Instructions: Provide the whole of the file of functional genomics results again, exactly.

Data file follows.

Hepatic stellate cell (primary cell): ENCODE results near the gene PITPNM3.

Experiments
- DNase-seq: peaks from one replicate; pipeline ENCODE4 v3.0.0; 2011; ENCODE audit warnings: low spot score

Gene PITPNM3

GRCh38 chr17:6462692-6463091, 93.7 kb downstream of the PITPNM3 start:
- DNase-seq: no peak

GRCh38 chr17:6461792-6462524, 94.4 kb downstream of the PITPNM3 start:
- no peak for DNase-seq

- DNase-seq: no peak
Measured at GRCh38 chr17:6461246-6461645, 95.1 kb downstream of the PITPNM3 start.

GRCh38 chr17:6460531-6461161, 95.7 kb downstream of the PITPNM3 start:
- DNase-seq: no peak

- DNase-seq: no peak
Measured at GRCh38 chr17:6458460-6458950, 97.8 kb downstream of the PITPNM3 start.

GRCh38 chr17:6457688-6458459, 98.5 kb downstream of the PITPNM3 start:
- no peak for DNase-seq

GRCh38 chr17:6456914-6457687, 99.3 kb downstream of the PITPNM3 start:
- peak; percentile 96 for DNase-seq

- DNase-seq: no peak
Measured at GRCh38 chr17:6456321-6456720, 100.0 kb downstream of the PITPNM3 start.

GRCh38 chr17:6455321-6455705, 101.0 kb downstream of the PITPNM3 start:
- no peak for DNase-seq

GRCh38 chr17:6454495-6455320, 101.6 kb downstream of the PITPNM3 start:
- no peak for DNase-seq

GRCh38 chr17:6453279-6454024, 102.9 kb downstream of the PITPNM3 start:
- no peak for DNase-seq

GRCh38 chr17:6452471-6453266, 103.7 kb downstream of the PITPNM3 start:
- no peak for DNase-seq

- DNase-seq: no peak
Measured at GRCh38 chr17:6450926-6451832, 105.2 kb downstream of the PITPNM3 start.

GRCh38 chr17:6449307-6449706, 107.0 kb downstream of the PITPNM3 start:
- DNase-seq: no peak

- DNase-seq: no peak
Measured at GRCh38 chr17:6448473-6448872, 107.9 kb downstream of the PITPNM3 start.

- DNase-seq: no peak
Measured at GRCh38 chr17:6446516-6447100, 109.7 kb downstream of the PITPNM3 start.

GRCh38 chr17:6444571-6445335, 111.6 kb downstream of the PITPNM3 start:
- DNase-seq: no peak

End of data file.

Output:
Hepatic stellate cell (primary cell): ENCODE results near the gene PITPNM3.

Experiments
- DNase-seq: peaks from one replicate; pipeline ENCODE4 v3.0.0; 2011; ENCODE audit warnings: low spot score

Gene PITPNM3

GRCh38 chr17:6462692-6463091, 93.7 kb downstream of the PITPNM3 start:
- DNase-seq: no peak

GRCh38 chr17:6461792-6462524, 94.4 kb downstream of the PITPNM3 start:
- no peak for DNase-seq

- DNase-seq: no peak
Measured at GRCh38 chr17:6461246-6461645, 95.1 kb downstream of the PITPNM3 start.

GRCh38 chr17:6460531-6461161, 95.7 kb downstream of the PITPNM3 start:
- DNase-seq: no peak

- DNase-seq: no peak
Measured at GRCh38 chr17:6458460-6458950, 97.8 kb downstream of the PITPNM3 start.

GRCh38 chr17:6457688-6458459, 98.5 kb downstream of the PITPNM3 start:
- no peak for DNase-seq

GRCh38 chr17:6456914-6457687, 99.3 kb downstream of the PITPNM3 start:
- peak; percentile 96 for DNase-seq

- DNase-seq: no peak
Measured at GRCh38 chr17:6456321-6456720, 100.0 kb downstream of the PITPNM3 start.

GRCh38 chr17:6455321-6455705, 101.0 kb downstream of the PITPNM3 start:
- no peak for DNase-seq

GRCh38 chr17:6454495-6455320, 101.6 kb downstream of the PITPNM3 start:
- no peak for DNase-seq

GRCh38 chr17:6453279-6454024, 102.9 kb downstream of the PITPNM3 start:
- no peak for DNase-seq

GRCh38 chr17:6452471-6453266, 103.7 kb downstream of the PITPNM3 start:
- no peak for DNase-seq

- DNase-seq: no peak
Measured at GRCh38 chr17:6450926-6451832, 105.2 kb downstream of the PITPNM3 start.

GRCh38 chr17:6449307-6449706, 107.0 kb downstream of the PITPNM3 start:
- DNase-seq: no peak

- DNase-seq: no peak
Measured at GRCh38 chr17:6448473-6448872, 107.9 kb downstream of the PITPNM3 start.

- DNase-seq: no peak
Measured at GRCh38 chr17:6446516-6447100, 109.7 kb downstream of the PITPNM3 start.

GRCh38 chr17:6444571-6445335, 111.6 kb downstream of the PITPNM3 start:
- DNase-seq: no peak